effective precipitation

effective precipitation

[ə¦fek·tiv prə‚sip·ə′tā·shən]
(hydrology)
The part of precipitation that reaches stream channels as runoff. Also known as effective rainfall.
In irrigation, the portion of the precipitation which remains in the soil and is available for consumptive use.
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References in periodicals archive ?
Effective precipitation was obtained by the method proposed by the FAO bulletin no.
It was considered that the crop would not be irrigated if the effective precipitation were higher than the actual evapotranspiration of the crop, while the losses through percolation and runoff were estimated by Eq.
The effective precipitation, which refers only to the portion of the precipitation used to meet the evapotranspiration demand of the crops, showed values lower than those observed in the pluvial precipitation.
Several factors were considered to be responsible for effective precipitation mechanisms among which fluctuating pH around bacterial cell, cell membrane, cell wall, and exopolysaccharides contributed significantly for this mechanism (Silva-Castro et al., 2015).
In this study, we have described a drought index (the standardized supply-demand water index (SSDI)) that uses crop evapotranspiration and effective precipitation and it is based on a normalization of the simple water balance.
Effective Precipitation. Effective precipitation is the fraction of the total precipitation.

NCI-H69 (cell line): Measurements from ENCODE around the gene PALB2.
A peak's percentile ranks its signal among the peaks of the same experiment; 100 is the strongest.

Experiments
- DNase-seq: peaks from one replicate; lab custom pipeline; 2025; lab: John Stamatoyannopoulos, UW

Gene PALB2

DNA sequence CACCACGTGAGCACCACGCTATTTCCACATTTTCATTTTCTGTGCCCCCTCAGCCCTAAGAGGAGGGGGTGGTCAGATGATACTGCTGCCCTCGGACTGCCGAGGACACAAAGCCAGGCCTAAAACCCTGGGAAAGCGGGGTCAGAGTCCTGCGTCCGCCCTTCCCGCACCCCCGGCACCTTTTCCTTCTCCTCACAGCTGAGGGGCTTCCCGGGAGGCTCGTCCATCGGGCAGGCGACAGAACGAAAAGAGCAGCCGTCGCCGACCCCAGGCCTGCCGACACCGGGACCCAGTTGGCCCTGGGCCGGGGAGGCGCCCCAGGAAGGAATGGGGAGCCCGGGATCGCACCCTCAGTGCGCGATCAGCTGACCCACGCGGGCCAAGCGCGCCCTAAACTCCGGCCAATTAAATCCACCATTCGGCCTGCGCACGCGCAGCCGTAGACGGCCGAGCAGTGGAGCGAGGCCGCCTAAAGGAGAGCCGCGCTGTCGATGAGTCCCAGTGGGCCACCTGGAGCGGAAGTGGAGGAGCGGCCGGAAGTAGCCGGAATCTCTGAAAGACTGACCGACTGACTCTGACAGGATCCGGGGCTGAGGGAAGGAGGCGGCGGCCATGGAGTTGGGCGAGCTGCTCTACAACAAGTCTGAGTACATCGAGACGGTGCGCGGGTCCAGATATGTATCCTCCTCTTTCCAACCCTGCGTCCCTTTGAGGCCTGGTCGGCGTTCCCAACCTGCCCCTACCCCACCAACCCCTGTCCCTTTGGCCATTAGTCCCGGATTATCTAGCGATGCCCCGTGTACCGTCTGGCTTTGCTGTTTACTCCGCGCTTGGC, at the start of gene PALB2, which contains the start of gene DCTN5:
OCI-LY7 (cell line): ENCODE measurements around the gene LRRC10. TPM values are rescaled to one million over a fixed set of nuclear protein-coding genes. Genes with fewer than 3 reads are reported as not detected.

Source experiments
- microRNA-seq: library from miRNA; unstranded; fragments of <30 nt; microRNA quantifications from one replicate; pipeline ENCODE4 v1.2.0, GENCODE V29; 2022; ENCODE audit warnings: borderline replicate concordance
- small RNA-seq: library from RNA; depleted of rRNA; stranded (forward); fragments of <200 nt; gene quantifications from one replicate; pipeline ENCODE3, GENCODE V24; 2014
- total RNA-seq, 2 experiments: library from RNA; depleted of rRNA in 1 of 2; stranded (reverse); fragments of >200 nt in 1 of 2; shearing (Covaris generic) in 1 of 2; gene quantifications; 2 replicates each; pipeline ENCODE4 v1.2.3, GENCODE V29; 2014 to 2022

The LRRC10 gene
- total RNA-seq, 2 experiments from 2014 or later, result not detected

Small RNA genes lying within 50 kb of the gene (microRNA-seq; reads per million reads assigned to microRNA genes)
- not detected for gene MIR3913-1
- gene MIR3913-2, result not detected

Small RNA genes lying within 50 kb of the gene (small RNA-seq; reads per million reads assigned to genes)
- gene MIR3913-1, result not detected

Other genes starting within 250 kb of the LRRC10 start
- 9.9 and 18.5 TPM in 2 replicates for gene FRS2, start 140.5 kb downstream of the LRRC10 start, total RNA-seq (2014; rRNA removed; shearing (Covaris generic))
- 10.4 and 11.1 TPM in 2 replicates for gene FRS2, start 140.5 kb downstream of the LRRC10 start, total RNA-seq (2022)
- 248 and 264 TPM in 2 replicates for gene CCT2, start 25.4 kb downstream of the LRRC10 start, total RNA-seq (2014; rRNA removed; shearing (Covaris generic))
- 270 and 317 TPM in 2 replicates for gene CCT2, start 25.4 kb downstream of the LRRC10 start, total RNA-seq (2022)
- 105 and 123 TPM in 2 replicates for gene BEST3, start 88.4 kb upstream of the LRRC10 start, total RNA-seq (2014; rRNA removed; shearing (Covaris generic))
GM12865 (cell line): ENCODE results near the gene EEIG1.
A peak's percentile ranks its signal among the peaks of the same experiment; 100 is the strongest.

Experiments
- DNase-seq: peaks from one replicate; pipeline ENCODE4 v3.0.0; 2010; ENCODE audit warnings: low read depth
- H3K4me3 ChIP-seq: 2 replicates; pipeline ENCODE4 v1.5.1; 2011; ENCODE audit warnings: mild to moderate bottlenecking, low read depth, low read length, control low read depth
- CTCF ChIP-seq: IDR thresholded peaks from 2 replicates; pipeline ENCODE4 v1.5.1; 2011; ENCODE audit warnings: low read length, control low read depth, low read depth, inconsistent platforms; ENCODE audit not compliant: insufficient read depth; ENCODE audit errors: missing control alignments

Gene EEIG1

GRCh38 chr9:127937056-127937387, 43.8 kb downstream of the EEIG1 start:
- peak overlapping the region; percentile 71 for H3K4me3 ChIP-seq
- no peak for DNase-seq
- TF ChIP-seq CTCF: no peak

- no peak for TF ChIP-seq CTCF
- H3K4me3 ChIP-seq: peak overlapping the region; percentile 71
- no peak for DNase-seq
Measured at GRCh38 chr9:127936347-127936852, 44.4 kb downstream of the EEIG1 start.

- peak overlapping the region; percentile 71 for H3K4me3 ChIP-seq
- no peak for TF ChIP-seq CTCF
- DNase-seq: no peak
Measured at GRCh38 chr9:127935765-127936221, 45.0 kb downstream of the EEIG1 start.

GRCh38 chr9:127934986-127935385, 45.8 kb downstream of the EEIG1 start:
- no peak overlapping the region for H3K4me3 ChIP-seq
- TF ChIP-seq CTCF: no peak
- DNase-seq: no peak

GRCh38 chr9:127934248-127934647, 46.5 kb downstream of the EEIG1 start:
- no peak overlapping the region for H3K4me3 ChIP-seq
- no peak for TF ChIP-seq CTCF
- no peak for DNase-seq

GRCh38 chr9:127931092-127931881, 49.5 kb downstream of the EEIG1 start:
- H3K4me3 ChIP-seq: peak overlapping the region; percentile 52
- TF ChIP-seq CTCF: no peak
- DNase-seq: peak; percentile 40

The SSDI combines effective precipitation and crop evapotranspiration.
Using the method discussed in Section 2.4, we can obtain the daily crop evapotranspiration and effective precipitation. With the value for [ET.sub.c] and [P.sub.e], the difference between them for the month i is calculated:
where [X.sub.obs-i] is observed crop evapotranspiration or effective precipitation (mm) and [R.sub.sim-i] is simulated value by GCMs.
Future changes in effective precipitation, another important determinant of drought besides crop evapotranspiration, are highlighted in Figure 15(b).
The effective precipitation is rather low in the Loess Plateau.
In this diagram, soil redox status is presumed to be simply related to drainage and to effective precipitation. We agree with Maher (1998) that other factors may also influence soil drainage and therefore, ultimately, magnetic behaviour.

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